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  • 1.
    Cedenblad, Lukas
    Stockholm University, Faculty of Science, Department of Physics.
    Gone With the Headwind. Characterizing Erosion Using Lattice-Boltzmann Method: and its Implication in Planet Formation2019Independent thesis Advanced level (degree of Master (Two Years)), 300 HE creditsStudent thesis
    Abstract [en]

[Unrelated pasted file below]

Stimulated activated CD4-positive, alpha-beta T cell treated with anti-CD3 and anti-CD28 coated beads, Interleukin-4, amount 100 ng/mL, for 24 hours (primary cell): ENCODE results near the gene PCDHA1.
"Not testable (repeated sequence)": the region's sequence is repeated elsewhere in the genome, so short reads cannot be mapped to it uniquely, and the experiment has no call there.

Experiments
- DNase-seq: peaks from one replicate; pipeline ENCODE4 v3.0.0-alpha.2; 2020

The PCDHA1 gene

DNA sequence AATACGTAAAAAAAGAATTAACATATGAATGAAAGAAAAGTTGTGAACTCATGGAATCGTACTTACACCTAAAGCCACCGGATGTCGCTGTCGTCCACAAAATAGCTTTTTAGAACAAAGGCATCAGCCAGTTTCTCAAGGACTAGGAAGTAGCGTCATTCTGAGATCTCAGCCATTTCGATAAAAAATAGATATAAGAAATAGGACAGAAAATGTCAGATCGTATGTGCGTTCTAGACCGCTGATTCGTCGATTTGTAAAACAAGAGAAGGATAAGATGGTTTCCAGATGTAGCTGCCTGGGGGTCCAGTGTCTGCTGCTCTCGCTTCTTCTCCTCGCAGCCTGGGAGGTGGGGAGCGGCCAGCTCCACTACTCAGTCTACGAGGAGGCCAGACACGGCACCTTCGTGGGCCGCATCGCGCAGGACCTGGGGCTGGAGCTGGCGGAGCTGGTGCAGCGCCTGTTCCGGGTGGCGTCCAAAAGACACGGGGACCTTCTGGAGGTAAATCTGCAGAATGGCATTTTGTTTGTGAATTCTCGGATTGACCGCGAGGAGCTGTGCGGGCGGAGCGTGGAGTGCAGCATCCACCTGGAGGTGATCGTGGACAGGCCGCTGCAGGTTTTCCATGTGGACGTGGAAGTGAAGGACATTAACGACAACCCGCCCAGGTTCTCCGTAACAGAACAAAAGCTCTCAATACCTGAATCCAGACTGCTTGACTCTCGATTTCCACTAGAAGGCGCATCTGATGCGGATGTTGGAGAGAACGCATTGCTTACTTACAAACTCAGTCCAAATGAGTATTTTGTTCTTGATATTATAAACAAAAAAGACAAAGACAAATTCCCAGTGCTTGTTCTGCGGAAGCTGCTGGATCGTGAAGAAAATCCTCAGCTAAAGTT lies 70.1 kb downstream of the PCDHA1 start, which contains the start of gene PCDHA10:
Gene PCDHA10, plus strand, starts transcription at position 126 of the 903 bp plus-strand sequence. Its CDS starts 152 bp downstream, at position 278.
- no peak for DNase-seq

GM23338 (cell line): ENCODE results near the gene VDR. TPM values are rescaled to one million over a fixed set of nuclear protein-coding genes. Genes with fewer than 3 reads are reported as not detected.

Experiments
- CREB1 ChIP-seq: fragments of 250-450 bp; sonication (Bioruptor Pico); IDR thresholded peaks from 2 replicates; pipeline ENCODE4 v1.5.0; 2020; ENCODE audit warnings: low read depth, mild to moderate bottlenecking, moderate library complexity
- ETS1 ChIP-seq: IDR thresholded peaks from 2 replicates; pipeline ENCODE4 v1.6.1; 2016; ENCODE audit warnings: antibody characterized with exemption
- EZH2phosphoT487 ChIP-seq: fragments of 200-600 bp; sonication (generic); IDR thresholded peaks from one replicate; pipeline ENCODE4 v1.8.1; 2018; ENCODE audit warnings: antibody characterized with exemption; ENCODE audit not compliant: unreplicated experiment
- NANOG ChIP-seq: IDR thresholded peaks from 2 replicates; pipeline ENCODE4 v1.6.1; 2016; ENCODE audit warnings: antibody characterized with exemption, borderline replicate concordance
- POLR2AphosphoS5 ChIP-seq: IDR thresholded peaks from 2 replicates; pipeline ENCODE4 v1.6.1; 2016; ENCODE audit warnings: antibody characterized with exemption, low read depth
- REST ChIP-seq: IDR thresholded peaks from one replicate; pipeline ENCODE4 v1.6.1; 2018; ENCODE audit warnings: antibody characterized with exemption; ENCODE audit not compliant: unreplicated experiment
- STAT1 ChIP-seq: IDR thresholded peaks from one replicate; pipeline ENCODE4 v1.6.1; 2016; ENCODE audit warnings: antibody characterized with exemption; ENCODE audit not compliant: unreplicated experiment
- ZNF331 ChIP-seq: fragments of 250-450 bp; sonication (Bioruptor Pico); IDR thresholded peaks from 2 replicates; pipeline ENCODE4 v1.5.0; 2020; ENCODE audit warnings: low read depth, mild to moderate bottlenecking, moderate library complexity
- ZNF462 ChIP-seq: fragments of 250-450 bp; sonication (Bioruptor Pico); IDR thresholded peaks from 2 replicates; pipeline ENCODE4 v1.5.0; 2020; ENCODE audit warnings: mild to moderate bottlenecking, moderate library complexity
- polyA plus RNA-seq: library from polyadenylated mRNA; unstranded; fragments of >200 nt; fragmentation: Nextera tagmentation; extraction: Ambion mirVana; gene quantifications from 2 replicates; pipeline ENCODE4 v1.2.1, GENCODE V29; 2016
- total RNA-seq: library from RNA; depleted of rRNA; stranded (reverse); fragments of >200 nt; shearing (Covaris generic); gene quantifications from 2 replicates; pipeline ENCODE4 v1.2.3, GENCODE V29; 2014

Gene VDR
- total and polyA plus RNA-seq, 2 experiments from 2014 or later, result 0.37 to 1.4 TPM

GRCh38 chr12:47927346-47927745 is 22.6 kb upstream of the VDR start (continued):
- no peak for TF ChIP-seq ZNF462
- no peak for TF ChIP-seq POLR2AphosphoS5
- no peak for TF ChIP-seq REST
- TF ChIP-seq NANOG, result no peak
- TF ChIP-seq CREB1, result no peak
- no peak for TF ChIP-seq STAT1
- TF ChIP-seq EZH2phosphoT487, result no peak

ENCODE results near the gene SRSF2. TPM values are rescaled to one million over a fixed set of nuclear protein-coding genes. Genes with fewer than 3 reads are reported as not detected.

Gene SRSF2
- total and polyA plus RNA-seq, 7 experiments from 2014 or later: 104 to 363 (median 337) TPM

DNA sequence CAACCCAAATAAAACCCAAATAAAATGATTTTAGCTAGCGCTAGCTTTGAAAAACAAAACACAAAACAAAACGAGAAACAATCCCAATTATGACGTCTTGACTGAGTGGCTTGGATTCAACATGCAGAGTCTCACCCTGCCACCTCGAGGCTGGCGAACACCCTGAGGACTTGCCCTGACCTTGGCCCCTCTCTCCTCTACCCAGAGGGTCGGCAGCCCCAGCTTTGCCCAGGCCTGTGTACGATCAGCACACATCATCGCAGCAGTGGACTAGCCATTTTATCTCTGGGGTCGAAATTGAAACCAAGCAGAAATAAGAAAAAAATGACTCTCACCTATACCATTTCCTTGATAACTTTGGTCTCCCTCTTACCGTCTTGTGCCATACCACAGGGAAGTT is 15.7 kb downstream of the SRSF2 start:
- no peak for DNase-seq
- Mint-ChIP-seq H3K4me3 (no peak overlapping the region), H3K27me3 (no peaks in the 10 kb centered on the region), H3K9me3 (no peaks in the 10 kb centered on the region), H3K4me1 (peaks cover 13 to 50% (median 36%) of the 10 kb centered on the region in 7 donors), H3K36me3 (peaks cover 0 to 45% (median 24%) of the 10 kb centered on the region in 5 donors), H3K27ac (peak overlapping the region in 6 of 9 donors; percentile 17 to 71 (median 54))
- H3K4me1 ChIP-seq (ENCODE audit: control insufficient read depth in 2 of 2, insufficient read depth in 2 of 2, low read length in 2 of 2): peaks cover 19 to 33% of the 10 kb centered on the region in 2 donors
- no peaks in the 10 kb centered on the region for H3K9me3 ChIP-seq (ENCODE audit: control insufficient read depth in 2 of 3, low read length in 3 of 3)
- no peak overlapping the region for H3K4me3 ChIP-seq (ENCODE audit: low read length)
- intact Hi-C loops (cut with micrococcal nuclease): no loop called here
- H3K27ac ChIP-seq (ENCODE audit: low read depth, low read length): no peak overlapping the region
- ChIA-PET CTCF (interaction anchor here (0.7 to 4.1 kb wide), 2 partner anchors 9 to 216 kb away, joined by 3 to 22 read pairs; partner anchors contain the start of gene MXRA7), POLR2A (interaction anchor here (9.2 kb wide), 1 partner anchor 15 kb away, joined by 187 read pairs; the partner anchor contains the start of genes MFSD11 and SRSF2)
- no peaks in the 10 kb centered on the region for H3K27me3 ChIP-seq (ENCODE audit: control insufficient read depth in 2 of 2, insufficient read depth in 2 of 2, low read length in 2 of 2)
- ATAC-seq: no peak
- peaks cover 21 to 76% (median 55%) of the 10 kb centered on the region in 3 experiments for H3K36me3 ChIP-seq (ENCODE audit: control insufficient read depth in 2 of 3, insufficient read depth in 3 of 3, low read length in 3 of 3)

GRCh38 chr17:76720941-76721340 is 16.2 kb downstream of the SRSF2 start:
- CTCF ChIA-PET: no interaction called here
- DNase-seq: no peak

Erosion has a long history in science and is used in many different fields today, for example in geology for coastal erosion and in the oil industry for pipe erosion. It is very difficult to study erosion both analytically. Numerically it is difficult due to moving and shape-changing boundaries. Here we develop a numerical model in 3D using the Lattice-Boltzmann method, which is good at simulating complex moving boundaries, and erosion capabilities are implemented. Both laminar and turbulent flow can be modelled with this program. Using an experimentally derived model for the mass change due to erosion in clay and mud-type objects, one can derive equations predicting that the volume of a sphere should, due to erosion, scale as V ∼ −t2. This is also observed with simulations. The shapes of a double sphere with different orientations and a cube in laminar flow we find to have similar power law exponent P, P = 2±0.1. But a cube eroding in Re = 800 had no power law behaviour, meaning that the current analytical framework is incomplete. The possibility of a more general framework is presented for future research. Different Reynolds number also affected the power law behaviour and the shape change over time for the different solids. Very little research has been made for erosion of planetesimals, but it has been argued that erosion can be relevant to their fate. Using the same erosion model, an equation of the erosion time is found for laminar flows and for a sphere. Simulation results find that the equation works within an order of magnitude for turbulent flows, a double sphere and a cube. This gives an estimate of the erosion time t∗ of planetesimals to be t∗ ∼ 1s, given a size of radius equal to 10cm and 1km, an orbital eccentricity e > 10−2 and a distance at r = 1 a.u. Implying that orbits for planetesimals with low eccentricity might be favoured.

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